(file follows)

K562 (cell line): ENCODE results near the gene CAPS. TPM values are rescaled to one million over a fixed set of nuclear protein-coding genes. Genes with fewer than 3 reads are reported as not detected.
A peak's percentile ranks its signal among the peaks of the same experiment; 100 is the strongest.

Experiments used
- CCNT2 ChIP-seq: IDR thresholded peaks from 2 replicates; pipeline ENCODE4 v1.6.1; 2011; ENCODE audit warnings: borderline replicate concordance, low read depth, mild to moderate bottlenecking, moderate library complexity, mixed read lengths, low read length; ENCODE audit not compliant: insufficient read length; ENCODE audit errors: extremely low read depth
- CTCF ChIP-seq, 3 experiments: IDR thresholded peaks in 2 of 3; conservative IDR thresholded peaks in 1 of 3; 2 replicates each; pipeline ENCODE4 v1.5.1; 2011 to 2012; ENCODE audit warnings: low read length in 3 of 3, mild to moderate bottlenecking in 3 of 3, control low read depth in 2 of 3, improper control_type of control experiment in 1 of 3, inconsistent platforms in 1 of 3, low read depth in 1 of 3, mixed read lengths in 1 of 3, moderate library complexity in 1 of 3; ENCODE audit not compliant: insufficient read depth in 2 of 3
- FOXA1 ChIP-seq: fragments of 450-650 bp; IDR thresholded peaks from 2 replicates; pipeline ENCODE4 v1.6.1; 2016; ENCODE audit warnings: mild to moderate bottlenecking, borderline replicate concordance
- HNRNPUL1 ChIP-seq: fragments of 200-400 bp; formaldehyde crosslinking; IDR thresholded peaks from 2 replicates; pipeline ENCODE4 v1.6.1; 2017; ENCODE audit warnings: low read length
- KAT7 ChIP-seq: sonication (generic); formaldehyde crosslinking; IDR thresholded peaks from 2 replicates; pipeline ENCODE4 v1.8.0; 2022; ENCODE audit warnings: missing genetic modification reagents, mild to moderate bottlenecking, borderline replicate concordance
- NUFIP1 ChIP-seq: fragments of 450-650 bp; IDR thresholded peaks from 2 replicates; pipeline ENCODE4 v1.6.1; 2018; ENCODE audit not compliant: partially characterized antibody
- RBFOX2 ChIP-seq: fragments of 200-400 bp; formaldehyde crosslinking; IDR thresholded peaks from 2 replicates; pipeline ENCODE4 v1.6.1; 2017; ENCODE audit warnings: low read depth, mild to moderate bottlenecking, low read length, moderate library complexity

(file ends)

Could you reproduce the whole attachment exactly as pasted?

K562 (cell line): ENCODE results near the gene CAPS. TPM values are rescaled to one million over a fixed set of nuclear protein-coding genes. Genes with fewer than 3 reads are reported as not detected.
A peak's percentile ranks its signal among the peaks of the same experiment; 100 is the strongest.

Experiments used
- CCNT2 ChIP-seq: IDR thresholded peaks from 2 replicates; pipeline ENCODE4 v1.6.1; 2011; ENCODE audit warnings: borderline replicate concordance, low read depth, mild to moderate bottlenecking, moderate library complexity, mixed read lengths, low read length; ENCODE audit not compliant: insufficient read length; ENCODE audit errors: extremely low read depth
- CTCF ChIP-seq, 3 experiments: IDR thresholded peaks in 2 of 3; conservative IDR thresholded peaks in 1 of 3; 2 replicates each; pipeline ENCODE4 v1.5.1; 2011 to 2012; ENCODE audit warnings: low read length in 3 of 3, mild to moderate bottlenecking in 3 of 3, control low read depth in 2 of 3, improper control_type of control experiment in 1 of 3, inconsistent platforms in 1 of 3, low read depth in 1 of 3, mixed read lengths in 1 of 3, moderate library complexity in 1 of 3; ENCODE audit not compliant: insufficient read depth in 2 of 3
- FOXA1 ChIP-seq: fragments of 450-650 bp; IDR thresholded peaks from 2 replicates; pipeline ENCODE4 v1.6.1; 2016; ENCODE audit warnings: mild to moderate bottlenecking, borderline replicate concordance
- HNRNPUL1 ChIP-seq: fragments of 200-400 bp; formaldehyde crosslinking; IDR thresholded peaks from 2 replicates; pipeline ENCODE4 v1.6.1; 2017; ENCODE audit warnings: low read length
- KAT7 ChIP-seq: sonication (generic); formaldehyde crosslinking; IDR thresholded peaks from 2 replicates; pipeline ENCODE4 v1.8.0; 2022; ENCODE audit warnings: missing genetic modification reagents, mild to moderate bottlenecking, borderline replicate concordance
- NUFIP1 ChIP-seq: fragments of 450-650 bp; IDR thresholded peaks from 2 replicates; pipeline ENCODE4 v1.6.1; 2018; ENCODE audit not compliant: partially characterized antibody
- RBFOX2 ChIP-seq: fragments of 200-400 bp; formaldehyde crosslinking; IDR thresholded peaks from 2 replicates; pipeline ENCODE4 v1.6.1; 2017; ENCODE audit warnings: low read depth, mild to moderate bottlenecking, low read length, moderate library complexity